Two months after her fiancé’s funeral, Kimberly Elkins pleaded guilty to manslaughter.
Elkins, now 49, used fentanyl to deal with chronic pain. One day, she shared a fentanyl patch with her fiancé, Aaron Rost, and they overdosed. She woke up that night, but he didn’t. She was sentenced to four years in prison in Minnesota for his death, according to the New York Times.
“I struggle really hard with this…trying to find my responsibility in it,” says Elkins as she sits in prison for sharing the fentanyl with him.
The cases are more common among drug abusers, but are not limited to them. Friends and family members who provided or sent the drugs to someone who overdoses and dies as a result can be arrested and charged for felony murder.
Mark S. Rubin, the Washington County attorney who pursued the case against
Elkins, compared overdose prosecutions to a fatal collision—even if they did not intend for the other to die, they are still responsible.
“We feel that constitutes a crime of possibly murder in the third degree, but at least manslaughter in the second degree,” Rubin said.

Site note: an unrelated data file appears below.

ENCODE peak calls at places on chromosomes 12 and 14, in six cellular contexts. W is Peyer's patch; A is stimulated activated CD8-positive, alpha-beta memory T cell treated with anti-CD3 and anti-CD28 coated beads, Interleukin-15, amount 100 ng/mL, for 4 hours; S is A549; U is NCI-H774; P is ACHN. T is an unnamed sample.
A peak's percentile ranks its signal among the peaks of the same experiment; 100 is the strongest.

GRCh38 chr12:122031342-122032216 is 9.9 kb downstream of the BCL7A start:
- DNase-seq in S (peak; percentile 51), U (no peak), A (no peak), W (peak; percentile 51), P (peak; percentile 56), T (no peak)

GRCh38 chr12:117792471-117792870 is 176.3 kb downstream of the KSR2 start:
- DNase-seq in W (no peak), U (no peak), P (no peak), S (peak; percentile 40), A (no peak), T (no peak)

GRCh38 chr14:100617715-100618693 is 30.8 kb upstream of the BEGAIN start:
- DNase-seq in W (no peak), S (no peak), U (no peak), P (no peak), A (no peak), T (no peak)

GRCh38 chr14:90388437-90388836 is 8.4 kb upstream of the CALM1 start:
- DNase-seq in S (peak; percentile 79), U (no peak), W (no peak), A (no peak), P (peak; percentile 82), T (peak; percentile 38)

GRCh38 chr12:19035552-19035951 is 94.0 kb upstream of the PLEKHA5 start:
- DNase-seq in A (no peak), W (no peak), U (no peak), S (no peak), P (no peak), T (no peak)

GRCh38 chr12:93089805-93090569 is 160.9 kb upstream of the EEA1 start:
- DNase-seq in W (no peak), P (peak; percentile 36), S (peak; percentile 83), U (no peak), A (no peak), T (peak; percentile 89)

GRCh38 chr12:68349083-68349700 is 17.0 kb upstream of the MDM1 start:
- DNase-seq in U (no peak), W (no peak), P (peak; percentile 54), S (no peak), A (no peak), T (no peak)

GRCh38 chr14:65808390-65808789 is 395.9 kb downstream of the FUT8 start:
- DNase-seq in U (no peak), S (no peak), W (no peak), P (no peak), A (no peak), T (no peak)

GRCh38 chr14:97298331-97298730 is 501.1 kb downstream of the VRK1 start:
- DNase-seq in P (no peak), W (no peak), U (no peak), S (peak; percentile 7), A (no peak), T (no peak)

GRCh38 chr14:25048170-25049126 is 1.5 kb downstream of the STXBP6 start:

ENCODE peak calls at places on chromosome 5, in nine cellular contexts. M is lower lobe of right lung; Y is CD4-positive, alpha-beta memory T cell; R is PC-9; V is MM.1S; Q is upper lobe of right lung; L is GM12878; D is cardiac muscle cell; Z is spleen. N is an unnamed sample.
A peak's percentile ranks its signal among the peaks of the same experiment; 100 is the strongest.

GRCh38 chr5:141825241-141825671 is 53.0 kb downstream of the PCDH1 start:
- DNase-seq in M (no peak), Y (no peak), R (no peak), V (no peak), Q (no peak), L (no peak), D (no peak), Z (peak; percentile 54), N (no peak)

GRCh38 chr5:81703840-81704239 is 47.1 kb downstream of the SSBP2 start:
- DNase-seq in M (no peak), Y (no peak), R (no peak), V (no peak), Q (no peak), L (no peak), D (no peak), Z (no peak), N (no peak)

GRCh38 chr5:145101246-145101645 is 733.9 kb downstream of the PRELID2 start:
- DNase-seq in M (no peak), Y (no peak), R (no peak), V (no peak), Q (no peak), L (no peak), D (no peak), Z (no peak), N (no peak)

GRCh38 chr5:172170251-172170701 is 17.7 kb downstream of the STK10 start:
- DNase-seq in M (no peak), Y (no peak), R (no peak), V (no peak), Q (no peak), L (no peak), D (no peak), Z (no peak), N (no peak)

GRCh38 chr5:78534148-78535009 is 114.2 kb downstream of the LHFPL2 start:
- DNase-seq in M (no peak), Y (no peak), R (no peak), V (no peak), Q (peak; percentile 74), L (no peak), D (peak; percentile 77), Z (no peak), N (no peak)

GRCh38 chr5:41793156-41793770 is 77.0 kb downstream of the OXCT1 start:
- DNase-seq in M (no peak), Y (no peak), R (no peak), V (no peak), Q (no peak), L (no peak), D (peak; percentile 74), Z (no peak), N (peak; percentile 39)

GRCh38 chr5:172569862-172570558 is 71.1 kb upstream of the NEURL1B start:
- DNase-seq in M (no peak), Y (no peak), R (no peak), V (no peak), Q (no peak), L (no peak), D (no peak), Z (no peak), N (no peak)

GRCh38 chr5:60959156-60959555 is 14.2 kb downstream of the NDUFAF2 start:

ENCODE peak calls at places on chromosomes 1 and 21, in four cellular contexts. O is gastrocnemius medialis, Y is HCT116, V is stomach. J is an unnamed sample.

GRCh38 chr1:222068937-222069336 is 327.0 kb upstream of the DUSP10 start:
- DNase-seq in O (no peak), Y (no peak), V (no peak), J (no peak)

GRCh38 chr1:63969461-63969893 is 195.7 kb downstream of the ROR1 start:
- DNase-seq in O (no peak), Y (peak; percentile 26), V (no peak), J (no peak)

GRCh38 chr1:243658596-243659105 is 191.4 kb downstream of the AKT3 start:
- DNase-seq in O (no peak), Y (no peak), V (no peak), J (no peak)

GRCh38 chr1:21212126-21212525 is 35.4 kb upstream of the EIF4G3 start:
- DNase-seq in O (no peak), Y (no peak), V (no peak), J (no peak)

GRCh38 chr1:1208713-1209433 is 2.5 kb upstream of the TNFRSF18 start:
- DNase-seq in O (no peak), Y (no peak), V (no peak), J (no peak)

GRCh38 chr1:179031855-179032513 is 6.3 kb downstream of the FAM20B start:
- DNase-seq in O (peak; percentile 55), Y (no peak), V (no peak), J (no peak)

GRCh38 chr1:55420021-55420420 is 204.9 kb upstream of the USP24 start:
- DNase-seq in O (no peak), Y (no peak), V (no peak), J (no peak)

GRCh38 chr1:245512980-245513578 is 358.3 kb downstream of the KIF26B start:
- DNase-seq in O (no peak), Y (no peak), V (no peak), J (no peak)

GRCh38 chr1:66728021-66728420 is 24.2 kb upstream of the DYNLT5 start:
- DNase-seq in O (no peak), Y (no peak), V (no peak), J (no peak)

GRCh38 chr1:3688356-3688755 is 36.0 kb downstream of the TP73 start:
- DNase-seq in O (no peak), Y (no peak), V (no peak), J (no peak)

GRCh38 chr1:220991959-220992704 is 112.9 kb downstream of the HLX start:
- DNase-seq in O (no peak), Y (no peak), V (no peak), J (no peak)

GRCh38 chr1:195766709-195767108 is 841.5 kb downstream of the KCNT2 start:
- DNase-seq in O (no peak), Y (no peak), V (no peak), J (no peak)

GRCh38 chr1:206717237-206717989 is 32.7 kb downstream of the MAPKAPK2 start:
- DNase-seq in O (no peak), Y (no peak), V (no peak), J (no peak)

On Rost’s Facebook page there was a debate by family and friends about whether Elkins is responsible for the death of her fiancé, the New York Times said. Rost’s sister backed the prosecution of Elkins death.
“I struggle really hard with this…”
“How the hell can you sit and blame her for it all, considering whether she gave it to him or not, he still had the choice,” one friend wrote, calling Rost’s sister “heartless.”
Rost’s sister responded, “I’m heartless? I had to plan a funeral for a 36-year-old man.”
According to The New York Times, the whole notion of overdose homicide prosecution is based on the 1986 cocaine-related death of Len Bias, a one-time college basketball player on the road to going pro, who collapsed two days after he was drafted into the NBA by the Boston Celtics.
Bias’ friend was charged in the overdose-homicide, but was later acquitted of any wrongdoing. States started passing laws, nicknamed “Len Bias laws,” which were designed to prosecute drug dealers when the sale of drugs resulted in death.
Alabama, Colorado, Florida, Louisiana, New York, and Pennsylvania have passed “Len Bias” laws to go after drug dealers. From 2015 to 2017, in the 15 states where the New York Times gathered most of its data, there were more than 1,000 cases like Elkin’s that involved accidental deaths. The charges against friends, family, and drug users in these cases ranged from manslaughter to murder.